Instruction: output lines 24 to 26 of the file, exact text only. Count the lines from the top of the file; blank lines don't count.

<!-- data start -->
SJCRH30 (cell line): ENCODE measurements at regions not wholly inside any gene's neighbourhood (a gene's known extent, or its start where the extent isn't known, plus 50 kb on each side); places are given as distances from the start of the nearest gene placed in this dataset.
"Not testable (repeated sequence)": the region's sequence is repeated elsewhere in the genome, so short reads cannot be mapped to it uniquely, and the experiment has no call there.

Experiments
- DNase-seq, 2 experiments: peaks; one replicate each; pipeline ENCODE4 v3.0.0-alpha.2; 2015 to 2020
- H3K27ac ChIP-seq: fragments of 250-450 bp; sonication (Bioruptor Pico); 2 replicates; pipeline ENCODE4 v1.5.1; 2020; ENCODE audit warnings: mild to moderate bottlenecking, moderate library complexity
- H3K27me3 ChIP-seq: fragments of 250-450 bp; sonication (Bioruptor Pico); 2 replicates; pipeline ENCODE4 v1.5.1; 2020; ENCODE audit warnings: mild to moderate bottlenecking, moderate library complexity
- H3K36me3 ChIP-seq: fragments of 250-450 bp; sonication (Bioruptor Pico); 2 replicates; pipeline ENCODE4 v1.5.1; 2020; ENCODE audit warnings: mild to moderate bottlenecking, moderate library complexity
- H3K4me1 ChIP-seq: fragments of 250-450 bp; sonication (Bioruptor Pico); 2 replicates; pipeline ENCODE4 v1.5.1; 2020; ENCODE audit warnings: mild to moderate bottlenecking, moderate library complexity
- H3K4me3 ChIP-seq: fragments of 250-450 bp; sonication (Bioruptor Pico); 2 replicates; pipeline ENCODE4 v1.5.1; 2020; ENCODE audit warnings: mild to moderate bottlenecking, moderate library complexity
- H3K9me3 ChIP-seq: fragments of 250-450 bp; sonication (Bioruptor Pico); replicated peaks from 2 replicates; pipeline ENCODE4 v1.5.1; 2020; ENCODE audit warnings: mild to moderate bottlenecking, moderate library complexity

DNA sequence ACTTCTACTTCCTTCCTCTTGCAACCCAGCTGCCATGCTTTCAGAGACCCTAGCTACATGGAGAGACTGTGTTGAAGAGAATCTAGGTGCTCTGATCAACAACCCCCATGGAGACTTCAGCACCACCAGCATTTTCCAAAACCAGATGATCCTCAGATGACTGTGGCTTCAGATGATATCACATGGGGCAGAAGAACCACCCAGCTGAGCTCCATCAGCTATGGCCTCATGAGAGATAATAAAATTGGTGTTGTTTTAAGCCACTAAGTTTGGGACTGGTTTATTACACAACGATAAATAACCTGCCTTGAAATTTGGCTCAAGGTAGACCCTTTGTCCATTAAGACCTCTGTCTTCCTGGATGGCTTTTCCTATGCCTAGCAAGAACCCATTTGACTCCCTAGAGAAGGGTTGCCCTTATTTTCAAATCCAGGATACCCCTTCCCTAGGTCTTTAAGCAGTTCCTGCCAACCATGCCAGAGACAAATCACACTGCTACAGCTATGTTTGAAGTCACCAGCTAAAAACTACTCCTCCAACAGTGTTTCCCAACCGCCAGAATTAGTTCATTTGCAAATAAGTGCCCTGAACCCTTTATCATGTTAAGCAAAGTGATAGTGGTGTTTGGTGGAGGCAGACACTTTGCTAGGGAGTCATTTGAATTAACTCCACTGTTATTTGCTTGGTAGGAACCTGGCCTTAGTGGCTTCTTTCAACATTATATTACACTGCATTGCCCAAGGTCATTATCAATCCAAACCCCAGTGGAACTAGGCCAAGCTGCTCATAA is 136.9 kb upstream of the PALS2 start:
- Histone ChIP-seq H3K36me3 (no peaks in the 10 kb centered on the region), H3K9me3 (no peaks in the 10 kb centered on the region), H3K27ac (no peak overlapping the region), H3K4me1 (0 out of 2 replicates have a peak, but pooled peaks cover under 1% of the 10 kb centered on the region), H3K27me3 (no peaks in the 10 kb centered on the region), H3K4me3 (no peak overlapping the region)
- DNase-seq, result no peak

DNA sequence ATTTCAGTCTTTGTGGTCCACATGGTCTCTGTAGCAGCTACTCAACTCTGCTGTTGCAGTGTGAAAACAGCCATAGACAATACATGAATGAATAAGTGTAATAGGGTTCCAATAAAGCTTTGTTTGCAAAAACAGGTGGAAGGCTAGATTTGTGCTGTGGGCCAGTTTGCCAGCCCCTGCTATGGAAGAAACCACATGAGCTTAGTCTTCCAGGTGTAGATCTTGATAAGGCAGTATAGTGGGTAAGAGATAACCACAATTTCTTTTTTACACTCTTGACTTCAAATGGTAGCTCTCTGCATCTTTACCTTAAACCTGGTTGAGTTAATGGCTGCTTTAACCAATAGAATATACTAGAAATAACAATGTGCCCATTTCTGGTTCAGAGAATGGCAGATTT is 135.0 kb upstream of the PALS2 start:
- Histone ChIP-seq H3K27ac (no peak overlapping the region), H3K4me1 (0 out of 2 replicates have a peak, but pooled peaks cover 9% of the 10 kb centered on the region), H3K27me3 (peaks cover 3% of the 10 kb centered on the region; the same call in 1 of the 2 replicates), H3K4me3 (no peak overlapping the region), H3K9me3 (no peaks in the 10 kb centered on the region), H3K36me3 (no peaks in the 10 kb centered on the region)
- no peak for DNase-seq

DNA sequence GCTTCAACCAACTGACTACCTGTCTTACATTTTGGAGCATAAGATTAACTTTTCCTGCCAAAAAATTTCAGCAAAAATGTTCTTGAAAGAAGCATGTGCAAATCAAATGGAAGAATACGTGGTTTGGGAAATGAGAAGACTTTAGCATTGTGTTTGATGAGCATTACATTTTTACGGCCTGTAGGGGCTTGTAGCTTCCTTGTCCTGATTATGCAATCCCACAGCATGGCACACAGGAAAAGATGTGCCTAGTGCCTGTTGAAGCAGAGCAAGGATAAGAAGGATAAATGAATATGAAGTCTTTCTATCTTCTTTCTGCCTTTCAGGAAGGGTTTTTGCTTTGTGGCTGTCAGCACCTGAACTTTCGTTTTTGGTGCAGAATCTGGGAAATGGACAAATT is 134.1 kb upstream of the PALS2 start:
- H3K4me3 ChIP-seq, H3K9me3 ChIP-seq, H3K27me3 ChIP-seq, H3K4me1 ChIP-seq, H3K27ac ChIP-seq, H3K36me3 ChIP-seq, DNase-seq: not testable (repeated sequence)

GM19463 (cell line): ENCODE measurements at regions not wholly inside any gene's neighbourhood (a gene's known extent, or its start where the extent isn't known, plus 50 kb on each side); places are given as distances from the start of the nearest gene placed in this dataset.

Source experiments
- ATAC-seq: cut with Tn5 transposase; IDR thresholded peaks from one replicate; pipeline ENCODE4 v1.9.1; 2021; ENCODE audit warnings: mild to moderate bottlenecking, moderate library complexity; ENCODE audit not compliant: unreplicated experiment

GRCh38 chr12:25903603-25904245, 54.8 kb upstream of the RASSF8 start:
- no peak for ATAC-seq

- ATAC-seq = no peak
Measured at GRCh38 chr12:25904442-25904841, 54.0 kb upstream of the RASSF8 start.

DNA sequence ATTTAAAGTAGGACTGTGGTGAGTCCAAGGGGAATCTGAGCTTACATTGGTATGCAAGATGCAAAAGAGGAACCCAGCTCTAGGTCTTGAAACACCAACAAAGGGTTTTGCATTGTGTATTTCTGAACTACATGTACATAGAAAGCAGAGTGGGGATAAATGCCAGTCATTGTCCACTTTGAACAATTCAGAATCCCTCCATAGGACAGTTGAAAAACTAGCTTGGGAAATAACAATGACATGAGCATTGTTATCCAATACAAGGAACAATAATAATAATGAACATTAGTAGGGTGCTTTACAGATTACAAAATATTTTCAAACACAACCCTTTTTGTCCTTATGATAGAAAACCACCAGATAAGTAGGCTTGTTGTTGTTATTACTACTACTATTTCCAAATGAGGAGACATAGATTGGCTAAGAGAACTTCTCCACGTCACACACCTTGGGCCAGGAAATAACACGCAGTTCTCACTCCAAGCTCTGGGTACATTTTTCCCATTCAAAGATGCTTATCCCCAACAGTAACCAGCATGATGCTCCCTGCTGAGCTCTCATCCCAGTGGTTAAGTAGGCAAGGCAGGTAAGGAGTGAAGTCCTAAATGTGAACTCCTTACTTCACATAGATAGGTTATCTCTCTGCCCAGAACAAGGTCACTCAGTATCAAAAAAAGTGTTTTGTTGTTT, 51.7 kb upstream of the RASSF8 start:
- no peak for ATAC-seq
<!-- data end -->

- ATAC-seq = no peak
Measured at GRCh38 chr12:25904442-25904841, 54.0 kb upstream of the RASSF8 start.

DNA sequence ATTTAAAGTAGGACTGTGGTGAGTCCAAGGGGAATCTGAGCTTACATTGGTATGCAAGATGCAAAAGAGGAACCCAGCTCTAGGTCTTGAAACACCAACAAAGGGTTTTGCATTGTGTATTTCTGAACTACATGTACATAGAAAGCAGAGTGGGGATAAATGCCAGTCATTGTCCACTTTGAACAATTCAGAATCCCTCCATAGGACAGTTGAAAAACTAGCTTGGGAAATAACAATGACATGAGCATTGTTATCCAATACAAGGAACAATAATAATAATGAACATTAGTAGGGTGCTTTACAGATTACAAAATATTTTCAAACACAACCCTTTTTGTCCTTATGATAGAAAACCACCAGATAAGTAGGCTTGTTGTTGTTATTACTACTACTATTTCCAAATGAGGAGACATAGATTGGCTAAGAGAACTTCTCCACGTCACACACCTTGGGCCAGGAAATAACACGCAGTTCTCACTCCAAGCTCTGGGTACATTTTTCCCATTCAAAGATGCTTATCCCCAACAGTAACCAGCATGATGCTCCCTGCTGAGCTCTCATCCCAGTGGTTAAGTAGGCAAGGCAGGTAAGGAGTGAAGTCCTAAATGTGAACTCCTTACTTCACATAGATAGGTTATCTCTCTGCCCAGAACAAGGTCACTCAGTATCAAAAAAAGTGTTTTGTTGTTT, 51.7 kb upstream of the RASSF8 start: